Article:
A U.S. District Court has barred a purported former preacher, his two sons, and his companies from selling a healthcare business opportunity promising consumers millions of dollars if they participated in an alleged network of Medicaid providers. In fact, according to the Federal Trade Commission complaint, the defendants’ business model would have required participants to break numerous state and federal laws.
Using “healthcare conferences”at hotels and convention centers across the US, the defendants promised consumers that they would receive “guaranteed” Medicaid patients and would receive help from the lawyers, doctors, and other professionals on their staff in establishing their healthcare businesses. The FTC charged that the defendants misrepresented the assistance they would provide and that participants could legally earn money from the business, and did not provide participants with the required disclosure statement and earnings disclosures for a franchise. A U.S. District Court has granted a temporary restraining order, prohibiting the defendants’ from continuing their deceptive business practices, freezing their assets, and appointing a receiver.
The operation targeted church-going audiences, advertising their upcoming conferences on Christian radio and television networks. Their traveling road show visited at least 18 different US cities, drawing crowds of up to 1000 attendees, with many persons paying a $65 registration fee to attend. The defendants held “conferences” in Atlanta, Baltimore, Durham, Chicago, Dallas-Ft. Worth, Memphis, Jacksonville, Nashville, Macon, Columbus, Georgia, St. Louis, Philadelphia, Jackson, Mississippi, Norfolk, Richmond, and Austin.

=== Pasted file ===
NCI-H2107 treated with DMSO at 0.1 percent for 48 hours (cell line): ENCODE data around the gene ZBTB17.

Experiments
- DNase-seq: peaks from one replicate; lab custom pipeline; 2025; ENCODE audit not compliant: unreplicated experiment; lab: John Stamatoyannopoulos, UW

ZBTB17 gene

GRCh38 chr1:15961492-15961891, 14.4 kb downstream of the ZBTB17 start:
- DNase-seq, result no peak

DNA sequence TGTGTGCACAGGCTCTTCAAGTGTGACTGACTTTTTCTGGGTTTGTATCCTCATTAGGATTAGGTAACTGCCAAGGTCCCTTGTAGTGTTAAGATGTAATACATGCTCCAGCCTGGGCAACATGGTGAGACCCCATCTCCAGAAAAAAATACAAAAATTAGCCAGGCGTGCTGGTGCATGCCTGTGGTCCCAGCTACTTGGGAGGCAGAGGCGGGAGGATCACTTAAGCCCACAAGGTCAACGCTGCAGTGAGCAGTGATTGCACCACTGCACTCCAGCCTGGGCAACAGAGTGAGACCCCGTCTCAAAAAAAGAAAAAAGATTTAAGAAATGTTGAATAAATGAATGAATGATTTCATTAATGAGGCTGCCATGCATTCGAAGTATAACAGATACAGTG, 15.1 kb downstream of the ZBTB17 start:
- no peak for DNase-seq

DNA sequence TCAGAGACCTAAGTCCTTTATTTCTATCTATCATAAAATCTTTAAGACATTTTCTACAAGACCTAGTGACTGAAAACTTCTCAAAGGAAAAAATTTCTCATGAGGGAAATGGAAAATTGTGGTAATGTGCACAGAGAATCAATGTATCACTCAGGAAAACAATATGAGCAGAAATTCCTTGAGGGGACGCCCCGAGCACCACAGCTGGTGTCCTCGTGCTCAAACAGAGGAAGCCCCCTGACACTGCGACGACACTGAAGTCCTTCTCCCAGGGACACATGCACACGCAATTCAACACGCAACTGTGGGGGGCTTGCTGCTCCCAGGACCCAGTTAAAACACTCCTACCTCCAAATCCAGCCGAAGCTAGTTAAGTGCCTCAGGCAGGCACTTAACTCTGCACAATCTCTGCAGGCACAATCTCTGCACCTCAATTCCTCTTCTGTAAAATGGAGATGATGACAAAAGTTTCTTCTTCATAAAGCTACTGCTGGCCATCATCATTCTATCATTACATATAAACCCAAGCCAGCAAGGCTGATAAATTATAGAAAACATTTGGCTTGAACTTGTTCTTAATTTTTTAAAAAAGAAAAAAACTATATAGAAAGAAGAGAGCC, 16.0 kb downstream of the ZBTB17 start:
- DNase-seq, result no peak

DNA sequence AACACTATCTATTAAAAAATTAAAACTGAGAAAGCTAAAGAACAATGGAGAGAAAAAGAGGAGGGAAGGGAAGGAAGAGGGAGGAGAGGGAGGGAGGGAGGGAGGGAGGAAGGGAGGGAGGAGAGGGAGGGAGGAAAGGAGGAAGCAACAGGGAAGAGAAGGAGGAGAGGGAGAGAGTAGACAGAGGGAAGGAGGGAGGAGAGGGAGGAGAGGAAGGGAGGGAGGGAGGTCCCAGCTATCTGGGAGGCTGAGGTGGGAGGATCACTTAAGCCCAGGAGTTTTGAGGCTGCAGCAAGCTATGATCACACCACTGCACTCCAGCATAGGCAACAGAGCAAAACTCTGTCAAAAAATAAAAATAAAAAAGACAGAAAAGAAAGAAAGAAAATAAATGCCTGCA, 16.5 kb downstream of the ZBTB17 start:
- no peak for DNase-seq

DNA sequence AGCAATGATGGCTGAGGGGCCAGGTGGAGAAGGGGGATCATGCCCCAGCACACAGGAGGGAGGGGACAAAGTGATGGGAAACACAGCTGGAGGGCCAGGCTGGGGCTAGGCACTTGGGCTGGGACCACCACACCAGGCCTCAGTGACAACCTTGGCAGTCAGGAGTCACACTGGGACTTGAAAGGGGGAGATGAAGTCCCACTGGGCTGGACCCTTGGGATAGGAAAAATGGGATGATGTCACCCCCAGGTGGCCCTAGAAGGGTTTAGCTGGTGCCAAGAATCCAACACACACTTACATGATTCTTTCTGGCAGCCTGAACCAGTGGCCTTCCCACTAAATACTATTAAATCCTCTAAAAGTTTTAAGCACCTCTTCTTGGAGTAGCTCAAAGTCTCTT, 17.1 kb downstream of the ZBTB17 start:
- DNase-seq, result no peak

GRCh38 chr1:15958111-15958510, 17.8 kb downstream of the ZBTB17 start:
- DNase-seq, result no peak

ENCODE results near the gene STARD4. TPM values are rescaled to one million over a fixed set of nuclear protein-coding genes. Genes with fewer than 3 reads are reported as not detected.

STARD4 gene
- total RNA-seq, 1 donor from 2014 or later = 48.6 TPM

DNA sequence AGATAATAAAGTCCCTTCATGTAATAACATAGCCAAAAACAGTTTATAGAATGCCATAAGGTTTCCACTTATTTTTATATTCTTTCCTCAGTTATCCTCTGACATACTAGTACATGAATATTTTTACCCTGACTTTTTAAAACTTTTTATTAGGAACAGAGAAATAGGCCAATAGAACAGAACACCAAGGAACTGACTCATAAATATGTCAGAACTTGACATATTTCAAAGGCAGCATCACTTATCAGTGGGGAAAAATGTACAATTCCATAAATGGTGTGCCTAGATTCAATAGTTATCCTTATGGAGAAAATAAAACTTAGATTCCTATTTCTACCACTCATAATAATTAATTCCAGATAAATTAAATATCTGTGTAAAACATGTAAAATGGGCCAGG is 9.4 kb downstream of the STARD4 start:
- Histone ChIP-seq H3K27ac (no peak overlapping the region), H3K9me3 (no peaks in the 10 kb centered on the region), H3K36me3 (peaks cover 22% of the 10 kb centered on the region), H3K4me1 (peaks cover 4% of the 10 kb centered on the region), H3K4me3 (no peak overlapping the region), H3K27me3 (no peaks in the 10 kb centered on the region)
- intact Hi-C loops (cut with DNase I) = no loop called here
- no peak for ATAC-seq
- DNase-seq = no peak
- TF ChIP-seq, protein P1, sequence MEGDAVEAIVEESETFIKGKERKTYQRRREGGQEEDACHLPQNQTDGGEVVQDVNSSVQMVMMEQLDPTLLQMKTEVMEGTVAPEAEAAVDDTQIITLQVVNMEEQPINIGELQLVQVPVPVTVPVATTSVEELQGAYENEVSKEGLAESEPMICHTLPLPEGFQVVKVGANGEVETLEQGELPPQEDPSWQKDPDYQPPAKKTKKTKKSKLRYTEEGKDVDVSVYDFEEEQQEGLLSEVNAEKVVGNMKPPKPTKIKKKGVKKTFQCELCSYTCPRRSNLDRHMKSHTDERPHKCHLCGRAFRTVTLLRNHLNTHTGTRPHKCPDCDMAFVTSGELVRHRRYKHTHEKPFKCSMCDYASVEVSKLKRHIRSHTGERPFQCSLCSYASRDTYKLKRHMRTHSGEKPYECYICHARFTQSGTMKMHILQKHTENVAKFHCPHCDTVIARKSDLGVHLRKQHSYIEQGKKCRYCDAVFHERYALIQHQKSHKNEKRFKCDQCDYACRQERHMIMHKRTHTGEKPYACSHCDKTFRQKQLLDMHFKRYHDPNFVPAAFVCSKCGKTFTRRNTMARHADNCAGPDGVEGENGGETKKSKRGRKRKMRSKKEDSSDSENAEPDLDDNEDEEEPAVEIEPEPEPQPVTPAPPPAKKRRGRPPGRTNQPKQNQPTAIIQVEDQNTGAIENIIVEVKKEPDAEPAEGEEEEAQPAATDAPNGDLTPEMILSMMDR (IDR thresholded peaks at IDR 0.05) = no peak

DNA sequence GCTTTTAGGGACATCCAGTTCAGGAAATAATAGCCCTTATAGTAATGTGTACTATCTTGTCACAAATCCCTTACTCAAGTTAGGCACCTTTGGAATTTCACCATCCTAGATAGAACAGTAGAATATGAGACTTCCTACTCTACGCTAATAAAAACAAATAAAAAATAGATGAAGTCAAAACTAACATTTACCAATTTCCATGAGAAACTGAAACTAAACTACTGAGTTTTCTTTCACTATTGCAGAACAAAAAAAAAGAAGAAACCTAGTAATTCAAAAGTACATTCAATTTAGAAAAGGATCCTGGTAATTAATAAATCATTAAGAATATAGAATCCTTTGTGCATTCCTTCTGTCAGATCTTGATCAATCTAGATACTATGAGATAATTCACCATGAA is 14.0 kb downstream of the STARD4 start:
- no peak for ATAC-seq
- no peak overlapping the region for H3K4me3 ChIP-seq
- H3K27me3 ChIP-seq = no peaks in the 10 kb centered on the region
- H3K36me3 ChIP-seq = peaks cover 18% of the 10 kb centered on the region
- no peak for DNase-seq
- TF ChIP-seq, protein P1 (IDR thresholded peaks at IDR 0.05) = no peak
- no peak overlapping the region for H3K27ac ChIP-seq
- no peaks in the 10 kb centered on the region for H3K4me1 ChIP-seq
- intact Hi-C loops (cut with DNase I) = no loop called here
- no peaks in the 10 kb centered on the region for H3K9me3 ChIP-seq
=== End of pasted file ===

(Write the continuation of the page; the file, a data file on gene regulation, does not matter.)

At the conferences, individual defendant Jeffrey W. McLain would mix references to his alleged career as a preacher with descriptions of the huge rewards flowing from his business opportunity. The defendants claimed that they were millionaires and multimillionaires and that for a $2,495 investment, participants would have an opportunity to become as rich as they were. The defendants also ran a telemarketing operation in Marietta, Georgia through which they sold their business opportunity.
The defendants instructed participants to incorporate two companies – a non-profit organization, such as a church, and a for-profit healthcare company which would provide services to Medicaid-eligible clients. The defendants stressed to the participants that the ownership of the non-profit corporation needed to be untraceable to the healthcare company. The non-profit would collect donations, such as clothes and furniture, and distribute it to those in need, provided they gave the non-profit their Medicaid information. The participants were then supposed to funnel the Medicaid information to the for-profit medical services company that supplies its products or services to the recipient and bills Medicaid. The participant also could sell the Medicaid information to other providers and receive a referral fee between $100 and $500.